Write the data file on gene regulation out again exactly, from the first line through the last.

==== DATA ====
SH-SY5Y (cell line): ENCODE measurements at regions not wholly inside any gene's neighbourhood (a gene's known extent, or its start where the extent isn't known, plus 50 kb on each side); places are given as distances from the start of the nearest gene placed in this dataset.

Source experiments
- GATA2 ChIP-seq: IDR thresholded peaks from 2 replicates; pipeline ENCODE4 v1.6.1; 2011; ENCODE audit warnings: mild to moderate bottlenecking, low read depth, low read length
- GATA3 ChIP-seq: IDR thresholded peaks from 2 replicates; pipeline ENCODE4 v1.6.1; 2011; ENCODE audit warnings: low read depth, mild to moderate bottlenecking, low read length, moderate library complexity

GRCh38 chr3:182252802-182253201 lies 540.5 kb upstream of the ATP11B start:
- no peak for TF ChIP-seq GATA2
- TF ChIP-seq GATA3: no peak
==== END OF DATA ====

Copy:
SH-SY5Y (cell line): ENCODE measurements at regions not wholly inside any gene's neighbourhood (a gene's known extent, or its start where the extent isn't known, plus 50 kb on each side); places are given as distances from the start of the nearest gene placed in this dataset.

Source experiments
- GATA2 ChIP-seq: IDR thresholded peaks from 2 replicates; pipeline ENCODE4 v1.6.1; 2011; ENCODE audit warnings: mild to moderate bottlenecking, low read depth, low read length
- GATA3 ChIP-seq: IDR thresholded peaks from 2 replicates; pipeline ENCODE4 v1.6.1; 2011; ENCODE audit warnings: low read depth, mild to moderate bottlenecking, low read length, moderate library complexity

GRCh38 chr3:182252802-182253201 lies 540.5 kb upstream of the ATP11B start:
- no peak for TF ChIP-seq GATA2
- TF ChIP-seq GATA3: no peak